NHF grants can help you buy a house sooner
Many would–be homeowners feel they can’t get a foot in the door because they lack cash for a down payment and closing costs.
Luckily, you’re not on your own when it comes to those big out–of–pocket expenses.
Thousands of down payment assistance programs nationwide can help first–time home buyers and repeat buyers alike.
The National Homebuyers Fund (NHF) is one such program. Since 2002, it’s given millions of dollars to help families achieve their homeownership dreams.
The best part: NHF grants and loans generally don’t have to be repaid. So if you qualify for assistance, it’s as good as free money.
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What is the National Homebuyers Fund?
The National Homebuyers Fund, Inc. (NHF) is a nonprofit public benefit corporation founded in 2002.
It offers closing cost and/or down payment assistance to qualified borrowers nationwide – including first–time homebuyers and repeat buyers.
According to its website, the NHF was created to “stimulate and expand homeownership opportunities and strengthen communities nationwide.” It targets people who seek affordable housing help, including first–time buyers.
Since its creation, the NHF has given more than $376 million in down payment assistance to eligible borrowers. What’s more, it has aided over 44,600 people or families in buying a home.
NHF home buyer assistance
The NHF can offer assistance up to 5% of your mortgage loan amount. So if you got a $250,000 mortgage, for example, the NHF might give you up to $12,500 as a grant or forgivable loan to help with your upfront costs.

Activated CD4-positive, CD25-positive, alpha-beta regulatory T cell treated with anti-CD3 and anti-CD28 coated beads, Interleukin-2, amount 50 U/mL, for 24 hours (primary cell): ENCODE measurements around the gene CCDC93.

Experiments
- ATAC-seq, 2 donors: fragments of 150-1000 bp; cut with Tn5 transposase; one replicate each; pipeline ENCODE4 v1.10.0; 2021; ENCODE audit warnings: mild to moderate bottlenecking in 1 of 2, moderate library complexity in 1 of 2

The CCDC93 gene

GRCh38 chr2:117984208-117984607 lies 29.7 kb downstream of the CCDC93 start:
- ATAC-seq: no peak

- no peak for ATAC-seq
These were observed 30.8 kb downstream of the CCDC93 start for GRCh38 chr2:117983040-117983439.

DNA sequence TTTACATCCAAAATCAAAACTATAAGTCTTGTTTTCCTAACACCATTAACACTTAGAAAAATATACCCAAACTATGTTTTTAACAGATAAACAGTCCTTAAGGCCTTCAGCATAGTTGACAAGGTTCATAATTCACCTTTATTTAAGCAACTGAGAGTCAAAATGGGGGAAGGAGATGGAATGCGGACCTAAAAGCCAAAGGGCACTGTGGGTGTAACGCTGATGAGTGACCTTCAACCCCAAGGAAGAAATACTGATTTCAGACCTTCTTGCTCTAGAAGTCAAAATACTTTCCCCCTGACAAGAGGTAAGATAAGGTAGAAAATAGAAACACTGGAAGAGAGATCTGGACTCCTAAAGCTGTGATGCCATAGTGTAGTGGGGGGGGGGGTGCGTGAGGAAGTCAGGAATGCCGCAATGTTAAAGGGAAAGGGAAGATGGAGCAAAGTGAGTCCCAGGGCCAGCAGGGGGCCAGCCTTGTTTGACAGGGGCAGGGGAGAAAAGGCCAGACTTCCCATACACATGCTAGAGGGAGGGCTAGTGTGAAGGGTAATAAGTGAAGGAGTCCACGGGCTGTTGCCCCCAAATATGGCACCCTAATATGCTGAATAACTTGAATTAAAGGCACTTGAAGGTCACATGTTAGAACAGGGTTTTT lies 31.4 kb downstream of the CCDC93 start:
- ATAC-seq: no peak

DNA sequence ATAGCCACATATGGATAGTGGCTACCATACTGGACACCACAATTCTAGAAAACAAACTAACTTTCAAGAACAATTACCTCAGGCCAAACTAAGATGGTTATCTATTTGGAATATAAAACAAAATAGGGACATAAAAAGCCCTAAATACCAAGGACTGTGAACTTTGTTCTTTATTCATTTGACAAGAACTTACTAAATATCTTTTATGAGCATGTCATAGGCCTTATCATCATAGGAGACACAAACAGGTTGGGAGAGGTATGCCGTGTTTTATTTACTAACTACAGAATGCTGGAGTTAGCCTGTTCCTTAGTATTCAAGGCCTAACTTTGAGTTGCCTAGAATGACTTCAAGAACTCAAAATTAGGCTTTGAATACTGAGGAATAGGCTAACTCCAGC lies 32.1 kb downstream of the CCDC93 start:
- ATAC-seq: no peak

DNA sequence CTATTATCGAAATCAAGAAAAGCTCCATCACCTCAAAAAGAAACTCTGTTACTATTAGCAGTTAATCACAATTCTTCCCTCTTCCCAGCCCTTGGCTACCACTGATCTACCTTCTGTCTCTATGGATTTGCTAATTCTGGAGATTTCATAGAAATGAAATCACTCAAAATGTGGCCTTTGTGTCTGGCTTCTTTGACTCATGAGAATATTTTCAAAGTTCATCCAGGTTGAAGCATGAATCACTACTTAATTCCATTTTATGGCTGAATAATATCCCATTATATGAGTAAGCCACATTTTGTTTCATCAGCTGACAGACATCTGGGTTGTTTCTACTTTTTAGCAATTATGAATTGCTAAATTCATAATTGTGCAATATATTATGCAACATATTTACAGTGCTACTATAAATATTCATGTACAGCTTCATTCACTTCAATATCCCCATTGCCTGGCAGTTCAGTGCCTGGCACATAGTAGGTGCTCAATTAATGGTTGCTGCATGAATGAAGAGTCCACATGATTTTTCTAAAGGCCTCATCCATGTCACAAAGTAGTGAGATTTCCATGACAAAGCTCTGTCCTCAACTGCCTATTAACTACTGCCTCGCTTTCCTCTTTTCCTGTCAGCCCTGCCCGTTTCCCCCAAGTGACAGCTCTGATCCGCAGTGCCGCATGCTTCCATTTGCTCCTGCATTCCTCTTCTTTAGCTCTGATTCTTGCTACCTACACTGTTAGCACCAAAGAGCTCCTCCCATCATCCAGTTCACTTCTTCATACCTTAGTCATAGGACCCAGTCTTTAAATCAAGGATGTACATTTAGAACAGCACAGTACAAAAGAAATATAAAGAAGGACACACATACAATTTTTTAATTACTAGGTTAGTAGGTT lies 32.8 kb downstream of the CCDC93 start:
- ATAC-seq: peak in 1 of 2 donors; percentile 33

California residents can also take advantage of other NHF programs, including financing for energy efficiency home upgrades, getting a Mortgage Credit Certificate (MCC), and additional down payment assistance.
How NHF grants work
The NHF is based in Sacramento, Calif., but people in all 50 states can pursue down payment and closing cost assistance from the NHF. It comes in two forms:*
- A grant of up to 5% of the final loan amount: “Grants are free and do not have to be repaid,” notes Anna DeSimone, author of Live in a Home that Pays You Back
- A second mortgage loan with 0% interest that is forgiven after three years: This second home loan is typically big enough to cover your down payment or closing costs
With a forgivable loan, you don’t have to pay any principal or interest – meaning, you don’t pay it back at all – if you abide by the program’s restrictions. Chiefly, you have to stay in the house the full three years it takes the loan to be forgiven.
“Forgivable loans help home buyers cover their upfront costs,” DeSimone says. “And then each year, for several years, a certain portion of the loan balance is forgiven, until it reaches zero.”
In the case of an NHF loan, the loan balance is completely forgiven after three years.
How to qualify for NHF down payment assistance
To qualify for a grant or loan from the National Homebuyers Fund, you have to meet a few basic requirements. Luckily, they aren’t too strict:*
- You don’t have to be a first–time buyer to be eligible
- The income limits are higher than expected, as the program is targeted to low–income as well as moderate–income individuals
- The FICO score minimum and debt–to–income ratio maximums are relatively flexible: 640 and 45%, respectively
- The assistance can be used for conventional mortgage loans as well as FHA, VA, and USDA loans
- NHF assistance funds can be combined with other, non–NHF loan assistance programs
An important note: To apply for NHF down payment assistance, you need to work with a participating mortgage lender.
You can find one in your area by asking your real estate agent, or by contacting the NFH at its toll–free number: (866) 643–4968.
*An NHF representative confirmed this information but could not provide specific amounts/numbers.